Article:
The Well Bentois tucked away upstairs in a little corner near the Moilili Starmarket. Most of Honolulu’s Indian and heath markets/restaurants are centered in this Moilili/Kapahulu area. A friend who loves good healthy food recommended Well Bento to me two years ago, citing the large portions, excellent dishes and friendly service. I’ve been a frequent visitor since. The concept is local plate lunches done “healthy.” You still get your starch, mac salad and even coleslaw. Only now it’s brown rice, a light mac salad and healthy coleslaw. The best part is that it really does taste good – very good.
The place nearly went out of business for financial reasons mid 2005 but luck for us, Todd & Kristine (a nutritionist) Brown purchased it from the previous owners. Other than smaller portion sizes, nothing much has changed. It’s important that a place like The Well Bento stays in business because it is one of the few restaurants in Hawaii which offer a full macrobiotic menu.
It is a small takeout spot, most people place orders in advance becuase waiting in front of the cramped storefront for 15 minutes or longer isn’t much fun. There’s an open kitchen so you can watch them prepare all the components of your order from grilling seitan to scooping some lusciously soft brown rice.
Pictured is the Grilled Setian Plate ($7.50). (Look how nicely it’s arranged!) On the side is a small scoop of mac salad and coleslaw. The coleslaw was very refreshing and slightly tangy – I prefer the Well Bento version much more to “normal” coleslaw. The mac salad was passable, but can hardly satisfy cravings for the real stuff. The macaroni wasn’t cooked long enough and the vinegar dressing failed to hold the pieces together like good old mayo. My favorite part of the plate lunch is the tahini sauce. This creamy, very nutty gravy-like sauce is generously poured over a healthy serving of Lundberg brown rice. I could probably make a meal out of just sauce and rice alone. I choose to have the seitan grilled with a spicy assortment of Cajun seasonings. In addition to the Cajun seasoning you also have the option of teriyaki or maple bbq sauce. Six fair sized pieces of seitan were thinly sliced, dusted in the seasoning and grilled to near perfection. A squeeze of lemon and a bite of the spicy seitan with some fresh boiled veggies – from the play of textures and wide range of flavor, you don’t realize how healthy it is. I’m no vegetarin but love tofu and have always been interested in “meats” like tempeh and seitan. Seitan tends to be on the softer side with a slight chew while tempeh is meater, almost like chicken mcnuggets (maybe this is what McDonalds should replace their nuggets with…)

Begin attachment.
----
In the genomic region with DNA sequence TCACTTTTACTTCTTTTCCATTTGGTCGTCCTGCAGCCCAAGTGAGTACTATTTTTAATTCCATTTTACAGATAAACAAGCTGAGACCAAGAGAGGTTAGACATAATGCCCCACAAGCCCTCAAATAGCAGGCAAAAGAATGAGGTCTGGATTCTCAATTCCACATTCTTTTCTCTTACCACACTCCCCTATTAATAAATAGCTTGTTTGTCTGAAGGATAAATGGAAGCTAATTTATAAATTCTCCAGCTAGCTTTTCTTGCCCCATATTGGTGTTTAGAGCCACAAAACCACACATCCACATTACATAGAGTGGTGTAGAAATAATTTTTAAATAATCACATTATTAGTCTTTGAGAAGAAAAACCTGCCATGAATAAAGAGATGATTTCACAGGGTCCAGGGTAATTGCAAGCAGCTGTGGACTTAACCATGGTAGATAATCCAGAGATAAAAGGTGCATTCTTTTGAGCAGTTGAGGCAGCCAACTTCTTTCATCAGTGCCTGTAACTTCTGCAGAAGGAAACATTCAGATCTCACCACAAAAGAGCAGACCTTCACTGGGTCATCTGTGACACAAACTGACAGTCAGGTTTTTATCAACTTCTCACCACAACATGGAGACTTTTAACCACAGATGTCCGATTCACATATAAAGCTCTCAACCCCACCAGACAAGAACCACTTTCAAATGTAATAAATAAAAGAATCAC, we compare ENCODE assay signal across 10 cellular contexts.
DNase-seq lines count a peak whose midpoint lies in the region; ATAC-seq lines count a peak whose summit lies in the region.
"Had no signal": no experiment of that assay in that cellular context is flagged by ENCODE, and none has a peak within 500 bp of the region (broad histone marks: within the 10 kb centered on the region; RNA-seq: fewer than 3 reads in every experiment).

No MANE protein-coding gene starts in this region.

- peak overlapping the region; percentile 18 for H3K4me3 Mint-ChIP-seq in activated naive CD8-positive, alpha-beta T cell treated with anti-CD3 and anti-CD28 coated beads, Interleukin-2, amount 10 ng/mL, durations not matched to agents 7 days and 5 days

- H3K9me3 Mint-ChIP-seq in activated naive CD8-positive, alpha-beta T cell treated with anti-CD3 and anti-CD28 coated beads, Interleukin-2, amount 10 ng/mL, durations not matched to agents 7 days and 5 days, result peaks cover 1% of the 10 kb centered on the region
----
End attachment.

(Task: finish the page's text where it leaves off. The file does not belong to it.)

If you’re skeptical of fake “meats,” Well Bento offers a Transitional Menu featuring salmon, chicken and even hamburger steak. They all come with the same starches and sides. And for those who are serious about macrobiotic foods, you can get the Zen Macrobiotic plate which includes an assortment of boiled root veggies like kabocha, daikon and hijiki. But whatever you order, make sure you don’t leave without the rice with tahini sauce. The food is a worthwhile departure from everyday plate lunches. Though prices are a few dollars more than a chicken katsu plate from L&L’s, you won’t miss chicken at all after a bite of the seitan or tempeh, and think of how much good you’re doing your body!
The Well Bento
2570 S. Beretania #204
Honolulu, HI 96826
Freelance contribution by: Lucy Wyndham All tea leaves will eventually lose flavor, but properly stored dried tea leaves can keep their flavor for up to two years, depending on how fermented and intact the leaves are. Black tea leaves, for example, are more fermented than green or white teas, and will stay … Continue reading
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If you follow what gets said about prices each year, you would end up with the impression that the average price of tea has gone up. But more specifically the price at the most sought after regions (say Lao Banzhang, Bingdao) have gone completely through the roof. A lot of this narrative is anecdotal. Tales of rich Chinese buying up all the top-end product from X area. Part of it can also be seen when someone in the Sinosphere posts the maocha prices per location. These lists come with all sorts of contextual caveats, but the trend seems real. I don’t see any red flags to really doubt this storyline, but I was curious if it’d show up by looking at some of the data of prices on production by western facing vendors.